Consumer trust in online ads is at an all-time low, especially for online advertising, while ad blocking is growing 30% a year globally. WFA believes that the principles outlined in the charter, especially those focused on the responsible use of data, are essential if consumer trust in digital advertising is to be rebuilt. Industry reaction to this document has been mixed. Naturally clients have been supportive, and we are aware that many have adopted (some or all of) the principles as their own. Most consultancies, independent agencies and even ad networks have also been supportive. Network agencies and media platforms have been much quieter!

Our ambition for this document has always been to get traction globally and locally. The AAI has translated and distributed the Charter in Ireland.

I am conscious of some local feedback to this initiative, namely, that there are rogue players who don’t sign up or sign up in name only and they will continue to get traction and advertiser support but don’t have the shackles of the industry protocols.

But there are no easy solutions to complex problems, however, this charter is a first step. It sets out what the members of the AAI need. It puts us in a position of driving the industry agenda. And more importantly, it has the support of some of the world’s biggest ad spenders. Of course, there will always be those who are not buying into this But if I were Google or Facebook, I’d listen very carefully and I have been informed that this
is what they seem to be doing right now.

Especially when you consider the Facebook Cambridge Analytica scandal. Then the recent undercover report on Channel 4 that revealed a chaotic system of moderating harmful and illegal content on Facebook.

And the recent incident in the UK where Mars pulled its advertising from You Tube where one of its brands was linked with a drill video despite earlier announcements from Google on stricter controls on monetisation.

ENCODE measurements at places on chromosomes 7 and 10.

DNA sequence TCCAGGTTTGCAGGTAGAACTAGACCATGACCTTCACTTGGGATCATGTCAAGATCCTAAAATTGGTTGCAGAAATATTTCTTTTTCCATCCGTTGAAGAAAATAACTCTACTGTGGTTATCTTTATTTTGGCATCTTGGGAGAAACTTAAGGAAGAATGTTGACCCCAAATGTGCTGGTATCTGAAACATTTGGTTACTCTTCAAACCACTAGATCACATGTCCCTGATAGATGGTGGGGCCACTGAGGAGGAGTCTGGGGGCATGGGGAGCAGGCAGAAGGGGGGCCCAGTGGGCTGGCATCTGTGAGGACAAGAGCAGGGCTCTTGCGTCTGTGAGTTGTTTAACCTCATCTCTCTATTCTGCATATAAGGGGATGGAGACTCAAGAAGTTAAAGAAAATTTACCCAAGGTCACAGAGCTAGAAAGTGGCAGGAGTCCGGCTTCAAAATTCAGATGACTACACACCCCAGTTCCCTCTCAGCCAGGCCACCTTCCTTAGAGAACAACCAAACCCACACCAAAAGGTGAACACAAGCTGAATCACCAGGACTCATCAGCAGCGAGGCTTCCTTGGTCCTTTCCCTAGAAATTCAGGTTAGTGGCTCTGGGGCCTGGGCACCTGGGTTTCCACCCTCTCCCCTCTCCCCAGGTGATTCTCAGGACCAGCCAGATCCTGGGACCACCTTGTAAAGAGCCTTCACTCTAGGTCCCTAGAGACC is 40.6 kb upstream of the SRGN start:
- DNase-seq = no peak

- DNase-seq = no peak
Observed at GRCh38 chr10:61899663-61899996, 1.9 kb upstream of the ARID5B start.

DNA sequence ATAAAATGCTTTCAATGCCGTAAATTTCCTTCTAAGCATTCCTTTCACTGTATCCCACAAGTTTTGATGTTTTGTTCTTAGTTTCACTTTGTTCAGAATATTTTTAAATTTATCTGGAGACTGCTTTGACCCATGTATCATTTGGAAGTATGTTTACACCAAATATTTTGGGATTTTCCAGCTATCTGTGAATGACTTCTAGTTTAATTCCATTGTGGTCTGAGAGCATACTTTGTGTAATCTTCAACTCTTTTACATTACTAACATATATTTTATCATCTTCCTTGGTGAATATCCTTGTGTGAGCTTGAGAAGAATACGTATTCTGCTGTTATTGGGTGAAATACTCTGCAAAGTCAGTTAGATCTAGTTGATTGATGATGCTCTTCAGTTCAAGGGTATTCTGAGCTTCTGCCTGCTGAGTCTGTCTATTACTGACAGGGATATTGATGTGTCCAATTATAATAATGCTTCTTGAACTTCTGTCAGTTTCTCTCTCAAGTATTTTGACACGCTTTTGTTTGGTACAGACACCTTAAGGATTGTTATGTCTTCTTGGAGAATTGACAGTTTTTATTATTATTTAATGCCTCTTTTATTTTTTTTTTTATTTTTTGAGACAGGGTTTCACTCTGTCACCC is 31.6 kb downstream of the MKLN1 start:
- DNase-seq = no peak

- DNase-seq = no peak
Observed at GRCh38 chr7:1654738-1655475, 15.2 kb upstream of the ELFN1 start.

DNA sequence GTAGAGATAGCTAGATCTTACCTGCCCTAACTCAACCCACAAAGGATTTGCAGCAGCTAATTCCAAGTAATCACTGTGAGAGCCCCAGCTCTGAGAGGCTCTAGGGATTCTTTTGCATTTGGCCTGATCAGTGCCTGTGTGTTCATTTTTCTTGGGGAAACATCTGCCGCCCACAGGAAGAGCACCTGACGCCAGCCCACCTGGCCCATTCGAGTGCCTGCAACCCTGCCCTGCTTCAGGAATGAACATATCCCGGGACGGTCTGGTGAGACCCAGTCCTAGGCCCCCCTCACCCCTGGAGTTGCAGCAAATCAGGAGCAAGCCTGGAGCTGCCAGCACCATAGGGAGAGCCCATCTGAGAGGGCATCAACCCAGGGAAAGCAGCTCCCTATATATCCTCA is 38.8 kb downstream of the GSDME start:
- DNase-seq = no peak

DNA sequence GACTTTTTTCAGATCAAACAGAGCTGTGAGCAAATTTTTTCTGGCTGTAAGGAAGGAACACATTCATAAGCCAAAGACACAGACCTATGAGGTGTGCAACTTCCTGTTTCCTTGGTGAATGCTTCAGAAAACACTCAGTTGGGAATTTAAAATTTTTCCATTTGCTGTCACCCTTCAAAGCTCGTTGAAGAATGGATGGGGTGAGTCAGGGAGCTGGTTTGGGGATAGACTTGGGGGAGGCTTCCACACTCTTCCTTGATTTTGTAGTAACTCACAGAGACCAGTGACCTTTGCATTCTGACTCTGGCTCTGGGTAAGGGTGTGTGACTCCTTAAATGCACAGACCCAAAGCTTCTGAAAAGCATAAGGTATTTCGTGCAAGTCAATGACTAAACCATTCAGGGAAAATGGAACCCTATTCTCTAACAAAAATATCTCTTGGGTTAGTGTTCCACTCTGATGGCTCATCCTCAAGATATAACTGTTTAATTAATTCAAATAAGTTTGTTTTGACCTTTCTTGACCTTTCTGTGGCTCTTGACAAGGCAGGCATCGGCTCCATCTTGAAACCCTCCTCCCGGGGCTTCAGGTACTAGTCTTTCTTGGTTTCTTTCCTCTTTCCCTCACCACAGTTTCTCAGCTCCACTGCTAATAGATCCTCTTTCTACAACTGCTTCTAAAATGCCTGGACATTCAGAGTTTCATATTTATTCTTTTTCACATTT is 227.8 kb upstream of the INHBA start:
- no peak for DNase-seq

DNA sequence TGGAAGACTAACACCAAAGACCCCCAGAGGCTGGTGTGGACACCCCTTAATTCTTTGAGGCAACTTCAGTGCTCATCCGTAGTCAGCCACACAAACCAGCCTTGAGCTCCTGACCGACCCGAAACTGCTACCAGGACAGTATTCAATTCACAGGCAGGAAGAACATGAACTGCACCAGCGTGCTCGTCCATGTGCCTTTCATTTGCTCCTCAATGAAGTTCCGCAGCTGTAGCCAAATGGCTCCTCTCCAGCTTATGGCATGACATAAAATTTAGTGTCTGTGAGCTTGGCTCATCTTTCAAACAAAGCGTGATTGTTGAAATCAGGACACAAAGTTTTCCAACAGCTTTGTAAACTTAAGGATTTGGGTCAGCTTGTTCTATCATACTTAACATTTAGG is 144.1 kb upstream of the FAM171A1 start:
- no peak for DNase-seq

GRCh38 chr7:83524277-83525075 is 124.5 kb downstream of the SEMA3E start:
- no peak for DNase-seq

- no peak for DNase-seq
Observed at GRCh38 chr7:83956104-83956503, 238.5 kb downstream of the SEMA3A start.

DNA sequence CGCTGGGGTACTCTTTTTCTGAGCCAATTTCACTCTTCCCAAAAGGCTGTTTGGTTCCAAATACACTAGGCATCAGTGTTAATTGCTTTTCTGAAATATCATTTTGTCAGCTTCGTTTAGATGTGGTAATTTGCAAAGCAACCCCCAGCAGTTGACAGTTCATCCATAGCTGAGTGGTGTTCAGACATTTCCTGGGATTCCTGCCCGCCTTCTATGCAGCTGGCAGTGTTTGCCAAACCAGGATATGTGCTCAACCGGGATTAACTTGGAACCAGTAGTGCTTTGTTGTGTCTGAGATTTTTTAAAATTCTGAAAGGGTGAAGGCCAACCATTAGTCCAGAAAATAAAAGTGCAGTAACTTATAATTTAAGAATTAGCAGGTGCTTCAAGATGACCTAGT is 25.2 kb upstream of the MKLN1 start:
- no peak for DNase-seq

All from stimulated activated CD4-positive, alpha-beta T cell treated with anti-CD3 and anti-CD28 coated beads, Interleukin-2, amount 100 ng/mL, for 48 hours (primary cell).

Agencies need to realise that there will be more to follow on this Media Charter.


Economist, Chris Johns recently published an article in The Irish Times which speaks to a publication that Core and the AAI launched last year entitled “Marketing Multiplied”.

The growing concern today still relates to the increase of short-term marketing. And this is a very serious issue facing clients and agencies today and into the future.

Chris referred to firms that don’t have to be bothered much with investment or innovation and that it is likely that deeper forces are at work. Three (related) suspects are shortterminism, cost-cutting and risk aversion.

The pressure to generate cash isn’t just about capital investment. Many companies have annual (but described as “one-off”) rounds of cost cutting, involving redundancies and budget cuts. The easiest way to generate immediate cash is to cut spending.

And there is a generation of managers who have risen to the top on the back of their reputation as cost cutters – it’s a funny type of achievement. It’s a type of paradox: investors have become more averse to companies taking investment decisions. Corporate investment or capital spending involves spending money for an uncertain reward in the future. Equity markets have become obsessed with cashflow generation. Maximising cashflow – at the expense of long term growth – means spending as little money as possible.

This is an issue that some agencies are not in a position to address because it is outside of their control. 2018/19 represents a big opportunity for the marketing industry to get back on track and start re-building trust both internally and with the people it is meant to serve.

These are observations from some of the AAI members and it is interesting to note that the comments are largely consistent with the findings from the WFA research which is next. It should be noted that these AAI members represent indigenous companies who are in control of their marketing operations and communications – in control of their own destiny.

First published in Irish Marketing Journal (IMJ July/August 2018)© to order back issues please call 016611660